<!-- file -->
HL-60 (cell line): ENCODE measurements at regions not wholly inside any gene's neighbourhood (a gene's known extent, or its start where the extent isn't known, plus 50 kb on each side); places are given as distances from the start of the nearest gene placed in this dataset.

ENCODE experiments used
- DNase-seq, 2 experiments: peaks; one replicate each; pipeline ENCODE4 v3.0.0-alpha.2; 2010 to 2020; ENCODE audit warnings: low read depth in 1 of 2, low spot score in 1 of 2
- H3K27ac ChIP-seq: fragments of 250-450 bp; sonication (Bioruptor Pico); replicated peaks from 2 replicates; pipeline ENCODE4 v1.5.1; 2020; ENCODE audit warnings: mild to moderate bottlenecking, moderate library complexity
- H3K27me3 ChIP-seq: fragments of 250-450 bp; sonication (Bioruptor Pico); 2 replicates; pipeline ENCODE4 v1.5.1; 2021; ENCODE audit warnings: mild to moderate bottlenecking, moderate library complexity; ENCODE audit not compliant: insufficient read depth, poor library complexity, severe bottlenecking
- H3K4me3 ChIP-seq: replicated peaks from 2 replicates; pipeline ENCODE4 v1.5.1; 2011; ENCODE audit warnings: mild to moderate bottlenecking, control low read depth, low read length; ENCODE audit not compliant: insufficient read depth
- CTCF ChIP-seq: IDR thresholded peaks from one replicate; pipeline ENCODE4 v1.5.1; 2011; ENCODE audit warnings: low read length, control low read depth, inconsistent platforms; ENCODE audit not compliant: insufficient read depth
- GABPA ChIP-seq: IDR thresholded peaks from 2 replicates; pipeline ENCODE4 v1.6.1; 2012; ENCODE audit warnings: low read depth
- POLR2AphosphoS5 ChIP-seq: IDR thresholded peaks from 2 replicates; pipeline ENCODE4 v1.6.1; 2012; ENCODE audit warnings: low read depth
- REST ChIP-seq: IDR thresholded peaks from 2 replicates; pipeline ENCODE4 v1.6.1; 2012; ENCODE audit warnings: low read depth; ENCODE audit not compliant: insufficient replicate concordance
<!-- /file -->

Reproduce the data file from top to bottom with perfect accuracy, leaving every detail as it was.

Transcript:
HL-60 (cell line): ENCODE measurements at regions not wholly inside any gene's neighbourhood (a gene's known extent, or its start where the extent isn't known, plus 50 kb on each side); places are given as distances from the start of the nearest gene placed in this dataset.

ENCODE experiments used
- DNase-seq, 2 experiments: peaks; one replicate each; pipeline ENCODE4 v3.0.0-alpha.2; 2010 to 2020; ENCODE audit warnings: low read depth in 1 of 2, low spot score in 1 of 2
- H3K27ac ChIP-seq: fragments of 250-450 bp; sonication (Bioruptor Pico); replicated peaks from 2 replicates; pipeline ENCODE4 v1.5.1; 2020; ENCODE audit warnings: mild to moderate bottlenecking, moderate library complexity
- H3K27me3 ChIP-seq: fragments of 250-450 bp; sonication (Bioruptor Pico); 2 replicates; pipeline ENCODE4 v1.5.1; 2021; ENCODE audit warnings: mild to moderate bottlenecking, moderate library complexity; ENCODE audit not compliant: insufficient read depth, poor library complexity, severe bottlenecking
- H3K4me3 ChIP-seq: replicated peaks from 2 replicates; pipeline ENCODE4 v1.5.1; 2011; ENCODE audit warnings: mild to moderate bottlenecking, control low read depth, low read length; ENCODE audit not compliant: insufficient read depth
- CTCF ChIP-seq: IDR thresholded peaks from one replicate; pipeline ENCODE4 v1.5.1; 2011; ENCODE audit warnings: low read length, control low read depth, inconsistent platforms; ENCODE audit not compliant: insufficient read depth
- GABPA ChIP-seq: IDR thresholded peaks from 2 replicates; pipeline ENCODE4 v1.6.1; 2012; ENCODE audit warnings: low read depth
- POLR2AphosphoS5 ChIP-seq: IDR thresholded peaks from 2 replicates; pipeline ENCODE4 v1.6.1; 2012; ENCODE audit warnings: low read depth
- REST ChIP-seq: IDR thresholded peaks from 2 replicates; pipeline ENCODE4 v1.6.1; 2012; ENCODE audit warnings: low read depth; ENCODE audit not compliant: insufficient replicate concordance